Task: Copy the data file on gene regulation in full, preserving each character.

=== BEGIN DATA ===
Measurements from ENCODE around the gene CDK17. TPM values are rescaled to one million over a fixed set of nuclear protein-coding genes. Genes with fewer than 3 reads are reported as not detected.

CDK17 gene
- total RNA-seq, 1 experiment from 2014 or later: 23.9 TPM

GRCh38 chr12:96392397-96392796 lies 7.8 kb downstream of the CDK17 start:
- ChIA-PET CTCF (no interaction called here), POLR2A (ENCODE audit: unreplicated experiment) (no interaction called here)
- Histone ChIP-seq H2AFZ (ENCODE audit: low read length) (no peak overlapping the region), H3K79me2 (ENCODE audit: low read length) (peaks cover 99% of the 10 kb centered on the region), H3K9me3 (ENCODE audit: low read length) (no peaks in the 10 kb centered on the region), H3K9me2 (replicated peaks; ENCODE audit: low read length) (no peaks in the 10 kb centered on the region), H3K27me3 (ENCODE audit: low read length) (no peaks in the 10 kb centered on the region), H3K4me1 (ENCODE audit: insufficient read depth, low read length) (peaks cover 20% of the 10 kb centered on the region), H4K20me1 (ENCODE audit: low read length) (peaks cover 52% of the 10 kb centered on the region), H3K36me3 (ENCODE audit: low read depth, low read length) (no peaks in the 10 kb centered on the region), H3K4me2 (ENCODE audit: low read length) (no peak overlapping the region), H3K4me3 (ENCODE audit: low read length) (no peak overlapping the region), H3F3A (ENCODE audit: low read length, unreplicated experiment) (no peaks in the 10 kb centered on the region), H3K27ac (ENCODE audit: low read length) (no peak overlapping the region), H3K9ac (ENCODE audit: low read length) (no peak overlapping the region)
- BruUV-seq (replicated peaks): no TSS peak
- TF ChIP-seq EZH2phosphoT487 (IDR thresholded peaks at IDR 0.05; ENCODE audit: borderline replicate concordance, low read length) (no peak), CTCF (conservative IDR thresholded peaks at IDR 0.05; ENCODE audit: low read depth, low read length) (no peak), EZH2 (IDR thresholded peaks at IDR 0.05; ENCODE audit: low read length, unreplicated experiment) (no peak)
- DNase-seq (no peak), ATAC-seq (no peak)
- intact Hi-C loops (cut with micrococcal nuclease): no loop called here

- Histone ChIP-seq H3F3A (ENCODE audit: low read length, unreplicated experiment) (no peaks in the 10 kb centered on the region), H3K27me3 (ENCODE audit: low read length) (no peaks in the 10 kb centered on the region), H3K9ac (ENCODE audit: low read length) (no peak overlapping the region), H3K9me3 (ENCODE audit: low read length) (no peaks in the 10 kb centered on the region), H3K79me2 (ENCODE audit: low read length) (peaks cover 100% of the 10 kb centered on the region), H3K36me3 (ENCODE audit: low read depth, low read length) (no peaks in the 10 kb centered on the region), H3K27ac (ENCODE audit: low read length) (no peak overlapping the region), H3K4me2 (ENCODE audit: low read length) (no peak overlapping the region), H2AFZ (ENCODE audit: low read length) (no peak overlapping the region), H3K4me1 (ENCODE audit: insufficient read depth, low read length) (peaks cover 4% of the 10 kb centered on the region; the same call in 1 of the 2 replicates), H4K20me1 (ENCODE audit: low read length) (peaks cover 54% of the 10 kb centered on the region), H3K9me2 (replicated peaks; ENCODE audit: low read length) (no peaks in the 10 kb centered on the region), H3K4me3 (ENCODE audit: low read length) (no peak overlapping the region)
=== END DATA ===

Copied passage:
Measurements from ENCODE around the gene CDK17. TPM values are rescaled to one million over a fixed set of nuclear protein-coding genes. Genes with fewer than 3 reads are reported as not detected.

CDK17 gene
- total RNA-seq, 1 experiment from 2014 or later: 23.9 TPM

GRCh38 chr12:96392397-96392796 lies 7.8 kb downstream of the CDK17 start:
- ChIA-PET CTCF (no interaction called here), POLR2A (ENCODE audit: unreplicated experiment) (no interaction called here)
- Histone ChIP-seq H2AFZ (ENCODE audit: low read length) (no peak overlapping the region), H3K79me2 (ENCODE audit: low read length) (peaks cover 99% of the 10 kb centered on the region), H3K9me3 (ENCODE audit: low read length) (no peaks in the 10 kb centered on the region), H3K9me2 (replicated peaks; ENCODE audit: low read length) (no peaks in the 10 kb centered on the region), H3K27me3 (ENCODE audit: low read length) (no peaks in the 10 kb centered on the region), H3K4me1 (ENCODE audit: insufficient read depth, low read length) (peaks cover 20% of the 10 kb centered on the region), H4K20me1 (ENCODE audit: low read length) (peaks cover 52% of the 10 kb centered on the region), H3K36me3 (ENCODE audit: low read depth, low read length) (no peaks in the 10 kb centered on the region), H3K4me2 (ENCODE audit: low read length) (no peak overlapping the region), H3K4me3 (ENCODE audit: low read length) (no peak overlapping the region), H3F3A (ENCODE audit: low read length, unreplicated experiment) (no peaks in the 10 kb centered on the region), H3K27ac (ENCODE audit: low read length) (no peak overlapping the region), H3K9ac (ENCODE audit: low read length) (no peak overlapping the region)
- BruUV-seq (replicated peaks): no TSS peak
- TF ChIP-seq EZH2phosphoT487 (IDR thresholded peaks at IDR 0.05; ENCODE audit: borderline replicate concordance, low read length) (no peak), CTCF (conservative IDR thresholded peaks at IDR 0.05; ENCODE audit: low read depth, low read length) (no peak), EZH2 (IDR thresholded peaks at IDR 0.05; ENCODE audit: low read length, unreplicated experiment) (no peak)
- DNase-seq (no peak), ATAC-seq (no peak)
- intact Hi-C loops (cut with micrococcal nuclease): no loop called here

- Histone ChIP-seq H3F3A (ENCODE audit: low read length, unreplicated experiment) (no peaks in the 10 kb centered on the region), H3K27me3 (ENCODE audit: low read length) (no peaks in the 10 kb centered on the region), H3K9ac (ENCODE audit: low read length) (no peak overlapping the region), H3K9me3 (ENCODE audit: low read length) (no peaks in the 10 kb centered on the region), H3K79me2 (ENCODE audit: low read length) (peaks cover 100% of the 10 kb centered on the region), H3K36me3 (ENCODE audit: low read depth, low read length) (no peaks in the 10 kb centered on the region), H3K27ac (ENCODE audit: low read length) (no peak overlapping the region), H3K4me2 (ENCODE audit: low read length) (no peak overlapping the region), H2AFZ (ENCODE audit: low read length) (no peak overlapping the region), H3K4me1 (ENCODE audit: insufficient read depth, low read length) (peaks cover 4% of the 10 kb centered on the region; the same call in 1 of the 2 replicates), H4K20me1 (ENCODE audit: low read length) (peaks cover 54% of the 10 kb centered on the region), H3K9me2 (replicated peaks; ENCODE audit: low read length) (no peaks in the 10 kb centered on the region), H3K4me3 (ENCODE audit: low read length) (no peak overlapping the region)